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Let’s Create Safe Spaces for Transgender and Nonbinary Yogis

Jordan Smiley, founder of Courageous Yoga in Denver, talks about the mission to create a safe and inclusive environment for the transgender and nonbinary community to practice yoga.

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For years, I stood behind the desk of a well-known yoga chain, watching as students hurried through the doors. They’d drop their canvas bags and jangling keys on the counter and exhale their names to me, eager as kids at a pool party to hop into class.

It was my job to tell new arrivals where the water fountain and studios were and direct them to the locker rooms—“men’s” or “women’s.” As a trans person and longtime yoga student and teacher, my stomach lurched each time someone was gendered. I asked one of my nonbinary (an umbrella term for genders other than male and female) students, Mel, to reflect on this experience: “I felt misunderstood and embarrassed,” they told me. “As an adult, I know how to find the correct locker room.”

The gender binary’s presence in contemporary yoga is based in the white, patriarchal norms of Colonial America. The more than 500 Indigenous nations in what is now known as North America varied greatly in their traditional expressions of gender, as did the enslaved people forcefully moved here from Africa. Decolonial feminists, such as María Lugones and Gloria Anzaldúa, posit that enforcing the gender binary explicitly and implicitly subdued Indigenous practices like matrilineality, fertility affirmation, and nonbinary gender expressions—empowering white, cisgender (someone whose gender is exclusively the one they were assigned at birth) male landowners—and we can see the result in our yoga spaces today.

See also: 10 Powerful (And Empowering!) Poses for Pride

When it comes to gender in the yoga studio and creating equitable and inclusive practice spaces, our words and actions carry the power to foster either harm or ahimsa (nonharming)—which of those paths we follow, and pave for fellow practitioners, is a choice.

This is why I opened Courageous Yoga in Denver, Colorado, in July. Here, we believe yoga is a liberation practice that must center a very specific form of ahimsa: anti-oppression work. Common practices that support the trans and nonbinary community include teachers verbalizing their own pronouns, asking community members for theirs, and normalizing the use of they/them/their rather than assuming students use “he” or “she.” We also provide all-gender restrooms, ask for consent before touching, and use inclusive language in the classroom—such as “friends” or “y’all”—that does not reinforce gender norms. Language is a symptom of how we’ve been conditioned to think about gender; for this reason, our staff undergoes anti-oppression training that supports us in challenging the very social conditioning that establishes the norms that inadvertently or unknowingly create harm in yoga spaces.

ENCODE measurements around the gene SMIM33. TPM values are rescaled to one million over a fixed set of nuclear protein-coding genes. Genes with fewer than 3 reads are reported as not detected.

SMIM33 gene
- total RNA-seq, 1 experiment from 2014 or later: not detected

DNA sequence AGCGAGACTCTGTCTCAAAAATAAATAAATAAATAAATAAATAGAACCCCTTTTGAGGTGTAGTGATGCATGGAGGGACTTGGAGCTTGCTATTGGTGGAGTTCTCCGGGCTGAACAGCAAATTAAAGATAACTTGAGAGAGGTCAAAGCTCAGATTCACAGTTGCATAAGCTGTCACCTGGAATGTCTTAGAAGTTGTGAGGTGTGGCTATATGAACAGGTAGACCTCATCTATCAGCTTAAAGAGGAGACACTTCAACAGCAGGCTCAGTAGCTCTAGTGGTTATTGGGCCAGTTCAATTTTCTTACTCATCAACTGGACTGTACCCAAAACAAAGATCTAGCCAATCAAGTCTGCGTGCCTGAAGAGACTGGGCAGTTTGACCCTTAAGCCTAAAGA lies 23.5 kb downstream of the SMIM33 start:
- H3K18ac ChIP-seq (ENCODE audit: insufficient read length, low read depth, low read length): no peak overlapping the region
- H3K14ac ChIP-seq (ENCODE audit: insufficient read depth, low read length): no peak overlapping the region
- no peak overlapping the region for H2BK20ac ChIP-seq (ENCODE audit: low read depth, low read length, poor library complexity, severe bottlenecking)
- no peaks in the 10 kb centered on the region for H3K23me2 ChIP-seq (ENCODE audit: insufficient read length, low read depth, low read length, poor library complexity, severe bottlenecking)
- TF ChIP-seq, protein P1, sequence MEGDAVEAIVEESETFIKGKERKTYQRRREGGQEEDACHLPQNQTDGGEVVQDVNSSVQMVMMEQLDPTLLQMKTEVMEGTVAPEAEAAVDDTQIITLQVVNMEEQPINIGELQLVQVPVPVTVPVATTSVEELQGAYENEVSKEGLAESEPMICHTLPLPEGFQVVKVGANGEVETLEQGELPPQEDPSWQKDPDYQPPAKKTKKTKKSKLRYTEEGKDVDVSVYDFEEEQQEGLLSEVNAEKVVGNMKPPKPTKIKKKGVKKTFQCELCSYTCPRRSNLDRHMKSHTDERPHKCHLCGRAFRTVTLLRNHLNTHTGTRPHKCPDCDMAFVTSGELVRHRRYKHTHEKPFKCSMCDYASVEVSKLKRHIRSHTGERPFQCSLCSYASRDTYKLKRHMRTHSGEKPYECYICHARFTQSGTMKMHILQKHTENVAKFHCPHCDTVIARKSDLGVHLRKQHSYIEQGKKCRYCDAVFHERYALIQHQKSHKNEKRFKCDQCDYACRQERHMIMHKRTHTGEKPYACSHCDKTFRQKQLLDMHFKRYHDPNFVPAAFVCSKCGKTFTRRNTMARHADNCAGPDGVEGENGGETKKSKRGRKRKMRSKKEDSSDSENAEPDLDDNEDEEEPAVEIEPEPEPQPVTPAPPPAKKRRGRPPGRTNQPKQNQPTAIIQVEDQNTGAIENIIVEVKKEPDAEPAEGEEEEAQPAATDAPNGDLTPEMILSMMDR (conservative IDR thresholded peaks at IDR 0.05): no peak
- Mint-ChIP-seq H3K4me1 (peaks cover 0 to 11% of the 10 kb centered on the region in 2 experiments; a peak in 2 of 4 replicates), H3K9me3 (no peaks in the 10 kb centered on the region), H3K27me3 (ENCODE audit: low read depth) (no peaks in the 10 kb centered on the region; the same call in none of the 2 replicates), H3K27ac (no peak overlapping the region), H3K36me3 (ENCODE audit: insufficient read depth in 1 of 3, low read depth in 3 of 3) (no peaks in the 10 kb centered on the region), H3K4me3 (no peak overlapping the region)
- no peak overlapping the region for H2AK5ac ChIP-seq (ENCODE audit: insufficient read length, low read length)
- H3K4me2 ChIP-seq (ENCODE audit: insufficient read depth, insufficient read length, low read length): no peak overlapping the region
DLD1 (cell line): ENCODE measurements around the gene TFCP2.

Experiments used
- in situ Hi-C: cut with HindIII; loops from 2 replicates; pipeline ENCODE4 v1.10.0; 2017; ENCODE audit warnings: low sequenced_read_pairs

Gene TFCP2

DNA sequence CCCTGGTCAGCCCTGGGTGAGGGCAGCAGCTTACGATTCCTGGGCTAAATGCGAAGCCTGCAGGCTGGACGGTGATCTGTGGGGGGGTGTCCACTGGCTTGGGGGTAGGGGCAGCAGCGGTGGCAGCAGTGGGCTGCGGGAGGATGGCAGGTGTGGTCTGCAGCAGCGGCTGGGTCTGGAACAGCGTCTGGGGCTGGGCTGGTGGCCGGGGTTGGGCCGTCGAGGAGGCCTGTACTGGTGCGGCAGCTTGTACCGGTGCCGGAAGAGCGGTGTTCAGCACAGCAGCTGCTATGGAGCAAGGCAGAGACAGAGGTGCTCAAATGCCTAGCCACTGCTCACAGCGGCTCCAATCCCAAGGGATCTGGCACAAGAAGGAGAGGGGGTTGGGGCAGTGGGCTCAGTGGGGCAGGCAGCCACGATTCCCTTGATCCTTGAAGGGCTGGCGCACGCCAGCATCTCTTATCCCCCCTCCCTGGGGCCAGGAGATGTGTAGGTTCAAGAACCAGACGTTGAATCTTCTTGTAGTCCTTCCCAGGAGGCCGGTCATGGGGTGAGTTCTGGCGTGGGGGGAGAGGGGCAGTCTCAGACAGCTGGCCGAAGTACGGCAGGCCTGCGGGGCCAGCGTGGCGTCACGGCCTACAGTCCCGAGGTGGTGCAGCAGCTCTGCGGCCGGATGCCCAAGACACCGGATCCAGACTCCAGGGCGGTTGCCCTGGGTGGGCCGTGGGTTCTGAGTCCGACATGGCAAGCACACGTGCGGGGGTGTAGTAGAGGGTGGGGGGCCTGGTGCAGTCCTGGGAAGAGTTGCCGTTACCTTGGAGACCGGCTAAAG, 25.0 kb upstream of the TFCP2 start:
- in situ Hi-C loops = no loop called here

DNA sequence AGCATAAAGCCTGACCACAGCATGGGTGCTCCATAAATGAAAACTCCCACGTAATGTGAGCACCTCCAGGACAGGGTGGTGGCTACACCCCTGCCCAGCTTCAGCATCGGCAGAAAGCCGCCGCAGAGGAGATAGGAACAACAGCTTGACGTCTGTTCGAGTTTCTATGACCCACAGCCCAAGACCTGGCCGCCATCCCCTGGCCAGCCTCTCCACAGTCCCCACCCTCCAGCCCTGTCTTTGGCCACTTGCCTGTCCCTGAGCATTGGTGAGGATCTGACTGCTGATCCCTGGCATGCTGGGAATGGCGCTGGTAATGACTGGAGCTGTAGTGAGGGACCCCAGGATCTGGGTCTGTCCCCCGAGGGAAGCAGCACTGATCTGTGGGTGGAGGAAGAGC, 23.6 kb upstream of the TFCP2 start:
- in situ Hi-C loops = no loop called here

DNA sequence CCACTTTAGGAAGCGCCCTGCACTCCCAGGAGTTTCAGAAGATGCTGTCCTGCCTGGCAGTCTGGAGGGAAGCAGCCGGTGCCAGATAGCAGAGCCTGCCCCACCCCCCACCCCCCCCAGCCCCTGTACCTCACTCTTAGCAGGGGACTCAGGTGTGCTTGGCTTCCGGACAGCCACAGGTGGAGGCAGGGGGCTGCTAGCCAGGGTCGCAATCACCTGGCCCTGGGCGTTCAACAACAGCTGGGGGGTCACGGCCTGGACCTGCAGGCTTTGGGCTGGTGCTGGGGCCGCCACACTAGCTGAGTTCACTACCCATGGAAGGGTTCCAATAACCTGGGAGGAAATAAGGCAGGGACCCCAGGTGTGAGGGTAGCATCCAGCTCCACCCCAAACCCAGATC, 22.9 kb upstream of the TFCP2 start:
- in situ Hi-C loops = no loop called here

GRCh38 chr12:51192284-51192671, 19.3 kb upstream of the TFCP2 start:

Further adaptations to the environment and to business models can help create safety and belonging for trans and nonbinary folks. For example, studio owners should take inventory of how gender is represented in décor and reading materials, among the staff (from front desk to cleaning to teaching), as well as in the organizations or third-party businesses they partner with. But as important as it is to make changes to the physical makeup—the visible elements of our spaces—it’s vital that we don’t default to a performative antidote or quick fix but rather encourage people to examine and challenge what they believe, have been taught, and perpetuate about gender.

Promoting true inclusion for transgender and nonbinary students and staff must include examining the root of the issue: the structural realities that contour our viewpoints.

For example, the gender binary is explicitly visible in polarized locker rooms, student registration forms that ask students to identify as male or female, and retail items for men and women. The classification also reveals itself through words, such as greeting a group as “ladies” or encouraging the “guys” in the room to challenge their upper-body strength. I’ve even seen teachers hand out strength-training tools in colors they think align with a person’s perceived gender.

That’s how it works, after all: The gender binary normalizes certain expectations founded on our perceived identities, often at the expense of the oppressed group. “Yoga studios have often left me feeling invisible, excluded, even shameful,” Mel told me. “This might be a ‘healing’ space for some, but because of my identity, I’m usually excluded from that shared feeling of safety.”

No matter how we identify, these unspoken norms inhibit our potential, our connection to the nurturance of nature, and our body’s nondual and inherent wisdom. Changing how we endorse or question the gender binary and the patriarchal norms that it stems from might not be easy, but it is necessary if we wish to create inclusive yoga and healing spaces.

Fortunately, we have a practice that teaches us how to move skillfully with challenge and embody true expressions of ahimsa.

Interested in diving deeper?
Join Smiley in November for his online training, Bending the Binary: Creating Yoga Spaces Inclusive to Trans, Queer, and Non-Binary Practitioners, available at For further reading, resources, and toolkits, visit The 519, a Canadian city agency that promotes the health, happiness, and participation of the LGBTQ2S communities, at